Biz Talk: Contractor or Employee? It Makes a Difference
By guest columnist Simon Byrne.
As alluded to by CX Magazine in July last year, the government is getting serious about cracking down on compulsory superannuation avoidance and has provided money to the ATO to monitor and enforce non-compliance.
A lot of our industry is not in good shape when it comes to superannuation or PAYG (Pay As You Go Tax witholding) obligations.
Apart from many casuals missing out on superannuation, employers who fail to follow the ATO’s direction to pay super entitlements to their employees, could be subject to court-ordered financial penalties and even a year in prison.
When engaging casual crew, the reliance on the casual having an ABN does not automatically relieve the employer from Superannuation or PAYG obligations. Far from it.
It is much more subtle.
Who is a contractor? A good way to define it would be a genuine business who has autonomy over when they work, what work they do, who does the work and how they do it. They may bring equipment and machinery as part of their services.
Another indicator may be if they are responsible for fixing any problems, defects or damage they cause when doing the job, at their own cost? And yes, they’d definitely have an ABN.
Companies, trusts and partnerships are always contractors. An employee must be a person.
If you’ve hired a company, trust or partnership to do the work, then it is a contracting relationship for tax and super purposes. The people who actually do the work may be directors, partners or employees of the contractor but they’re not employees.
For example, I have my own company and I look after my own super and PAYG so all of my work is contracted. Easy and completely legal for my clients.A crewing service would always be a contractor because they assume the responsibility for any pay as you go (PAYG) withholding and super obligations for the workers.
Who is an employee for super and PAYG purposes? Pretty much everyone else. That is, workers who are directly engaged, work specific times, work under direction, paid an hourly rate, don’t bring tools and machinery as part of their engagement and so on. They may or may not have an ABN, it doesn’t matter.
There is a link at the end of this article where you can check whether an arrangement is employee or contractor.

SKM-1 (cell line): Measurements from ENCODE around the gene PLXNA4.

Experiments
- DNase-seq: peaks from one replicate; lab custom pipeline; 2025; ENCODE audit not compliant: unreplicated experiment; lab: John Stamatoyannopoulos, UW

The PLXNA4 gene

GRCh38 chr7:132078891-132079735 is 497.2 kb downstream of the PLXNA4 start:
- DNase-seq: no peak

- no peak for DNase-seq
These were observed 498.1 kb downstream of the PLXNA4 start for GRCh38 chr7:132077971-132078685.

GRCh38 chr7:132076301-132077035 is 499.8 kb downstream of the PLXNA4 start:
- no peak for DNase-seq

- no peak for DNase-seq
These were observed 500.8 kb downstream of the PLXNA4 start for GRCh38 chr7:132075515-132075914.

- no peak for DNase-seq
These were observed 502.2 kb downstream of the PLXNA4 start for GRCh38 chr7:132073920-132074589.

Once it is defined that a worker is an employee, the law is clear. They are entitled to super at a rate of 9.5% of ordinary earnings if they earn more than $450 in a calendar month, and the employer is required to deduct PAYG from their payments and send it to the ATO.
This is obviously challenging, particularly for small employers but it is the law, ignore it at your peril. However, managing PAYG and super can be highly automated including paying into separate funds.
For the young casual workers amongst us, there is probably a tendency to not care too much about superannuation. After all, you can’t touch it for what seems like more than a lifetime (which in many cases, is probably true!), so you are not that interested. This is the worst thing you can do. Your super is your future.
First of all, an employee is entitled to it by law if they earn more than $450 in a calendar month, it is theirs! However, through the powers of compounding returns, the early contributions are the most important because they are in the fund longest, so grow the most. $1,000 at 6%, will be $3,207 in 20 years time. Most funds return more than that. Last year the top funds returned about 10.8%.
By the way, spend some time choosing a good fund (Hint, the industry/not for profit funds nearly always deliver better returns).
As always with legal stuff, get your own independent advice. This article is only of a general nature, might be wrong and some special situations do exist for performers and those whose work supports them, particularly in broadcast and recording.
Check if your arrangement comes under employee or contractor using the ATO’s decision tool. As long as the questions are answered correctly, the decision can be relied upon:
> Employee/contractor Decision Tool
Arts Law Centre of Australia has some useful information:
> Arts Law Information Sheet: Superannuation and contract for services
This article first appeared in the print edition of CX Magazine March 2018, p.59. CX Magazine is Australia and New Zealand’s only publication dedicated to entertainment technology news and issues. Read all editions for free or search our archive www.cxnetwork.com.au
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